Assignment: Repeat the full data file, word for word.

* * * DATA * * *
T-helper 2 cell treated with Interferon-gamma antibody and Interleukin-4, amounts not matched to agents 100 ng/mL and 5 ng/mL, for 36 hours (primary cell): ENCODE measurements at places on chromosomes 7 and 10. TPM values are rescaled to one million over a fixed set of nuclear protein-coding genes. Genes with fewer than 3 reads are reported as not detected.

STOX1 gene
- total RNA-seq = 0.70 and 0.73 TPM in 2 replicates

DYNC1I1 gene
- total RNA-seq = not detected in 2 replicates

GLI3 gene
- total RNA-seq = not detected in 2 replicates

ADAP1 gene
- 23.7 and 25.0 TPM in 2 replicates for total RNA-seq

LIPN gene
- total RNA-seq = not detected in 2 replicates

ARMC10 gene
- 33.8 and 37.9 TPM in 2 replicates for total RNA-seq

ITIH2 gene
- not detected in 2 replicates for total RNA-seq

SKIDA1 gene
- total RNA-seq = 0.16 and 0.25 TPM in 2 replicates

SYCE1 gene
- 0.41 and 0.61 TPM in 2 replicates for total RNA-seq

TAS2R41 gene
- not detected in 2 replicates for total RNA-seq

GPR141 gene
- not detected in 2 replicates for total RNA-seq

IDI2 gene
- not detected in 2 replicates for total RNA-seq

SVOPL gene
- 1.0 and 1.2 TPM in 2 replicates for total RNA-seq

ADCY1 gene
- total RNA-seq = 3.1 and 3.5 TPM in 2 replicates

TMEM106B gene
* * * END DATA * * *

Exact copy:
T-helper 2 cell treated with Interferon-gamma antibody and Interleukin-4, amounts not matched to agents 100 ng/mL and 5 ng/mL, for 36 hours (primary cell): ENCODE measurements at places on chromosomes 7 and 10. TPM values are rescaled to one million over a fixed set of nuclear protein-coding genes. Genes with fewer than 3 reads are reported as not detected.

STOX1 gene
- total RNA-seq = 0.70 and 0.73 TPM in 2 replicates

DYNC1I1 gene
- total RNA-seq = not detected in 2 replicates

GLI3 gene
- total RNA-seq = not detected in 2 replicates

ADAP1 gene
- 23.7 and 25.0 TPM in 2 replicates for total RNA-seq

LIPN gene
- total RNA-seq = not detected in 2 replicates

ARMC10 gene
- 33.8 and 37.9 TPM in 2 replicates for total RNA-seq

ITIH2 gene
- not detected in 2 replicates for total RNA-seq

SKIDA1 gene
- total RNA-seq = 0.16 and 0.25 TPM in 2 replicates

SYCE1 gene
- 0.41 and 0.61 TPM in 2 replicates for total RNA-seq

TAS2R41 gene
- not detected in 2 replicates for total RNA-seq

GPR141 gene
- not detected in 2 replicates for total RNA-seq

IDI2 gene
- not detected in 2 replicates for total RNA-seq

SVOPL gene
- 1.0 and 1.2 TPM in 2 replicates for total RNA-seq

ADCY1 gene
- total RNA-seq = 3.1 and 3.5 TPM in 2 replicates

TMEM106B gene